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Ancient Historiography and its ContextsStudies in Honour of A. J. Woodman$
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Christina S. Kraus, John Marincola, and Christopher Pelling

Print publication date: 2010

Print ISBN-13: 9780199558681

Published to Oxford Scholarship Online: May 2010

DOI: 10.1093/acprof:oso/9780199558681.001.0001

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Pompeius Trogus in Tacitus' Annals

Pompeius Trogus in Tacitus' Annals

Chapter:
(p.294) 17 Pompeius Trogus in Tacitus' Annals
Source:
Ancient Historiography and its Contexts
Author(s):

David Levene

Publisher:
Oxford University Press
DOI:10.1093/acprof:oso/9780199558681.003.0018

There is a long-standing controversy over how far Tacitus's Annals drew on the work of the Augustan historian Pompeius Trogus. Various parallels in language have been observed, but this may be the result of Trogus's epitomator Justin imitating Tacitus rather than of Tacitus imitating Trogus. This chapter argues that where there is a congruence of theme, especially when allied to linguistic parallels, there are strong reasons for seeing allusions to Trogus by Tacitus. It argues further that Tacitus, while drawing on Trogus, also reworks his ideas in an ironic and critical way, seeing (for example) Augustus as a perverted recreation of Trogus' idealized primitive monarchs, or Tiberius as the embodiment of Trogus' suggestion that the true threat to the Roman empire is from within itself.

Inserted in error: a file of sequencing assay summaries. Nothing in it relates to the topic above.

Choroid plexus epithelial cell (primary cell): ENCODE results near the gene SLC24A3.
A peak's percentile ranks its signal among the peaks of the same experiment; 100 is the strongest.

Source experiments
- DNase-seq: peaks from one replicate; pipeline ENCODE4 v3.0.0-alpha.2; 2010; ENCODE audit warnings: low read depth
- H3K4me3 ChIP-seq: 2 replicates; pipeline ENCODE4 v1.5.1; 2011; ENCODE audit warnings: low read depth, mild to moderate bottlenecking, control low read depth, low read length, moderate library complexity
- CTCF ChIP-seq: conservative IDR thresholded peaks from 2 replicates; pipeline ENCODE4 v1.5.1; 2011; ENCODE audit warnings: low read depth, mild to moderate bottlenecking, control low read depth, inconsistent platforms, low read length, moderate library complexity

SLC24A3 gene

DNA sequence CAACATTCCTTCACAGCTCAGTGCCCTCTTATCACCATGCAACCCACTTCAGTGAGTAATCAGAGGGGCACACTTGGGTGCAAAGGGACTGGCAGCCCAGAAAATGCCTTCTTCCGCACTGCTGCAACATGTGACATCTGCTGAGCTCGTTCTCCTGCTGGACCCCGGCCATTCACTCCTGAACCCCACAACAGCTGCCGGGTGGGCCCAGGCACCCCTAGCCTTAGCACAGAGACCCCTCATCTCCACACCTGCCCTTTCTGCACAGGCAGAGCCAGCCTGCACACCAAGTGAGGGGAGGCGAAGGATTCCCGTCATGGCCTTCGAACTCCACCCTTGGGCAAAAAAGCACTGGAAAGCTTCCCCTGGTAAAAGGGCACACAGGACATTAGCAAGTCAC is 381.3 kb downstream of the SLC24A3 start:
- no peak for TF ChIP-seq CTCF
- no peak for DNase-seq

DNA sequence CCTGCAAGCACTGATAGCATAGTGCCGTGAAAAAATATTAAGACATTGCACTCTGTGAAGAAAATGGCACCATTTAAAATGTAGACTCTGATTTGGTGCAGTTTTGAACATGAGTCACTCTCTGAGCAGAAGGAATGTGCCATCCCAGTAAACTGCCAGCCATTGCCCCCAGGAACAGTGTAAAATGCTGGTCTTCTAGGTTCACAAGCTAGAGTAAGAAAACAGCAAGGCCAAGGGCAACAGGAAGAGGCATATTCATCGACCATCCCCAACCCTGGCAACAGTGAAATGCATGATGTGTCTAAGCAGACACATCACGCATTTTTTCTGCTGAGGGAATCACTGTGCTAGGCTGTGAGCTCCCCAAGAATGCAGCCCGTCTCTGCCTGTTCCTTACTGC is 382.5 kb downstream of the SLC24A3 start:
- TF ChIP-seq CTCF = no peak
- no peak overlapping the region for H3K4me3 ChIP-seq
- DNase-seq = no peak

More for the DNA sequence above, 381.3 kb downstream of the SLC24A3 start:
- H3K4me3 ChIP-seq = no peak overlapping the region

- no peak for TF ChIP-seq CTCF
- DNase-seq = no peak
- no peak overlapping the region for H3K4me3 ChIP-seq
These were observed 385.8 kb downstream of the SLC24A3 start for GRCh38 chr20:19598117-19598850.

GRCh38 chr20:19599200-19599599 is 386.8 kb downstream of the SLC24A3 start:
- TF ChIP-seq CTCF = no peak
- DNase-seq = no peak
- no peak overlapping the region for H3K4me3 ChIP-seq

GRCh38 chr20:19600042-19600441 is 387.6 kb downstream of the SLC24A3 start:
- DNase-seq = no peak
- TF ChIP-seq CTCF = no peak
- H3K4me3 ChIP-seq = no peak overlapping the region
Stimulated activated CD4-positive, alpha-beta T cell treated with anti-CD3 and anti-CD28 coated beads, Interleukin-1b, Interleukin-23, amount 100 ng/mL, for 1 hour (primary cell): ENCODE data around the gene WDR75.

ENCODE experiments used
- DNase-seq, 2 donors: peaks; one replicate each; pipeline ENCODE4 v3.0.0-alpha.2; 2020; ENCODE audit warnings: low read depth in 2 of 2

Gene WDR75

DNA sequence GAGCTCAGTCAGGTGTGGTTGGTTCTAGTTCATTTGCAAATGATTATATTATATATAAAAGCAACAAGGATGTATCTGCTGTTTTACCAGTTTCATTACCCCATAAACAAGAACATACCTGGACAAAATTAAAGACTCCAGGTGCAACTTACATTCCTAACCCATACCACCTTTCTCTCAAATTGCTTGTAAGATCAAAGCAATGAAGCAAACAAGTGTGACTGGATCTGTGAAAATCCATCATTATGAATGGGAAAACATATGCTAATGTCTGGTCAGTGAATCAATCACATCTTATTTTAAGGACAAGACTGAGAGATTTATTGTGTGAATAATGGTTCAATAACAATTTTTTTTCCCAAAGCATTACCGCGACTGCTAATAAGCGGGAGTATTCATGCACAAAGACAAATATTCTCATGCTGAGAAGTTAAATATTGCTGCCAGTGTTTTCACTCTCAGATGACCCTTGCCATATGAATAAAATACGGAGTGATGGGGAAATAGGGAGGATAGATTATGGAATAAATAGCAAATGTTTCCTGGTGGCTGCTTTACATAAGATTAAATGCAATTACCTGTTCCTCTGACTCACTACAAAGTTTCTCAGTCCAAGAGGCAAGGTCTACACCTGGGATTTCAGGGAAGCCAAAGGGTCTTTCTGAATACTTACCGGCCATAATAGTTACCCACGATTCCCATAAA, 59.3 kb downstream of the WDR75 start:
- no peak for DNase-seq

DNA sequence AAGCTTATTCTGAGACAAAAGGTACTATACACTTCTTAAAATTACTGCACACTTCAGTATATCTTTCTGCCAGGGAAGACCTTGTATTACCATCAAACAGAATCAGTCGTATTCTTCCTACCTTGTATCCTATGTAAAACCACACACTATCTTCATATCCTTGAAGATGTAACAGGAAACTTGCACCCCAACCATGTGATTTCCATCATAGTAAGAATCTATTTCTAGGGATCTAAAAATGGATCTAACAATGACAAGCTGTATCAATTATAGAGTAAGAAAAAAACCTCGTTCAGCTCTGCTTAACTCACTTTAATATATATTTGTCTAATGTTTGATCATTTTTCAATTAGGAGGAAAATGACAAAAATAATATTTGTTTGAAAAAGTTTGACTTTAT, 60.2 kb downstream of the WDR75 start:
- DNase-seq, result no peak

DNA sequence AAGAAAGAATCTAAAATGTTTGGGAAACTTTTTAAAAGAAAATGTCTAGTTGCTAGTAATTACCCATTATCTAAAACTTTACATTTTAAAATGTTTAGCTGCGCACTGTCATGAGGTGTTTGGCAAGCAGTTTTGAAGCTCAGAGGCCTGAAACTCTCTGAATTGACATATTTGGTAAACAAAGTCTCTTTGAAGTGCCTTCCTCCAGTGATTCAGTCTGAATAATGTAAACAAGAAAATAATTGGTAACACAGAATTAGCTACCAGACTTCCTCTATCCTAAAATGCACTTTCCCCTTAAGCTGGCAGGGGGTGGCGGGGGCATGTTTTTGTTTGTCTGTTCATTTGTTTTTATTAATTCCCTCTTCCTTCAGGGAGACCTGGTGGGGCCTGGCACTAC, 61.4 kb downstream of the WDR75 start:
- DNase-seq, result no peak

Keywords:   Tacitus, Pompeius Trogus, Justin, allusions, Augustus, Tiberius

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